EUROPE – Brussels is unlikely to draft a revised IORP Directive using any of the three scenarios set for the holistic balance sheet approach (HBS), as it would lead to an economically unaffordable regime for European occupational pensions, Towers Watson has said.

The European Insurance and Occupational Pensions Authority (EIOPA) earlier this week sent the preliminary results of the first quantitative impact study (QIS) for the new IORP Directive to the European Commission. This first exercise aimed to assess the quantitative impact of the HBS approach, with participating funds asked to assess the impact employing three scenarios – the benchmark approach, as well as the upper-bound and lower-bound scenarios.

As noted by the UK industry – voicing fierce criticism of the impact Solvency II-type rules could have on its pension industry – the preliminary results show that the HBS approach could lead to a deficit of around £450bn (€530bn) for UK pension schemes.

However, those results only reflected the calculations made under the benchmark scenario, which proved particularly restrictive for the UK industry. The final outcome under an upper-bound scenario would differ fundamentally, showing a solvency surplus for the UK pension industry of £1.2trn.

Dave Roberts and Mark Dowsey, both senior consultants at Towers Watson, noted in a written response to IPE the challenges the Commission would face in trying to propose a regime acceptable to all countries.

"While the upper bound set might appear more favourable for the UK, it appears less so for the Netherlands due to the absence of sponsor support," they said.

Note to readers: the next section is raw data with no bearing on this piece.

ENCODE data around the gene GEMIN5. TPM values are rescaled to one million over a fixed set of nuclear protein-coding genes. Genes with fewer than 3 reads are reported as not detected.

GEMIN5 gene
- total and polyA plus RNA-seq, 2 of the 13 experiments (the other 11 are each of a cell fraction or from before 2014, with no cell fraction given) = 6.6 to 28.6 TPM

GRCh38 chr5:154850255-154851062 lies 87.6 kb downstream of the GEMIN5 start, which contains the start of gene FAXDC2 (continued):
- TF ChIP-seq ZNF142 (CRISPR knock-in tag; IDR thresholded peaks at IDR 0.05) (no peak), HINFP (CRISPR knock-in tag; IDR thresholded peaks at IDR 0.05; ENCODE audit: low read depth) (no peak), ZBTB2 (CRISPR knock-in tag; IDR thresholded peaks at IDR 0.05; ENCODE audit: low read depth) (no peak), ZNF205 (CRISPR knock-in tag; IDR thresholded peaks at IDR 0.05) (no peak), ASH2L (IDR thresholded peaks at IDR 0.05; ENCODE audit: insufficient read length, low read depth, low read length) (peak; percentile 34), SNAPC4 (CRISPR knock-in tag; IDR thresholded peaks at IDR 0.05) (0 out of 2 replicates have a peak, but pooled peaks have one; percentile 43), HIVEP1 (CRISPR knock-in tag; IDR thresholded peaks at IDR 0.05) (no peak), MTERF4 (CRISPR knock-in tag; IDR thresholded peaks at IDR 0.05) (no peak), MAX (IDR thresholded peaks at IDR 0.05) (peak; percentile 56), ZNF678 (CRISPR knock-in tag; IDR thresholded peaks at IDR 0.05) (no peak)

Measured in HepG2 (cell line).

Roberts went on to say that, in an upper-bound scenario, the potential maximum value of sponsor support was being counted as an asset. This, according to him, results in a large aggregate surplus owing to sponsors having the whole of their potential support included in the calculation.

"However, the position would still look bleak for schemes where the sponsor was in deficit on the benchmark approach," Roberts said.

"In practice, it seems highly unlikely that the ‘end regime’ will be one of the sets of assumptions already consulted on."

Towers Watson nonetheless pointed out that none of the three scenarios are likely to be implemented by Brussels in the new IORP Directive.

"The Commission won't draft any economically unaffordable regime, as it would be thrown out by the Parliament and the Council," Roberts added.  

"The QIS output will only help the Commission to frame a draft that it believes will be politically acceptable."

The pension schemes that took part in the three month exercise launched last October were required to calculate their solvency ratio using three different scenarios: a benchmark scenario, an upper-bound scenario and a lower-bound scenario.

Under the benchmark scenario, IORPs were asked to include all types of pension benefits and to take into account ex post benefit reductions, include a risk margin based on the cost-of-capital concept, include sponsor support and pension protection schemes as an asset on the balance sheet.

By way of comparison, under the upper-bound and the lower-bound scenarios, IORPs were asked to follow the same requirements but needed to use a different basic risk-free interest rate curve and different approaches towards the inclusion of mixed benefits and risk margins.

The schemes taking part in the first QIS are located in Belgium, Germany, Ireland, the Netherlands, Norway, Sweden and the UK.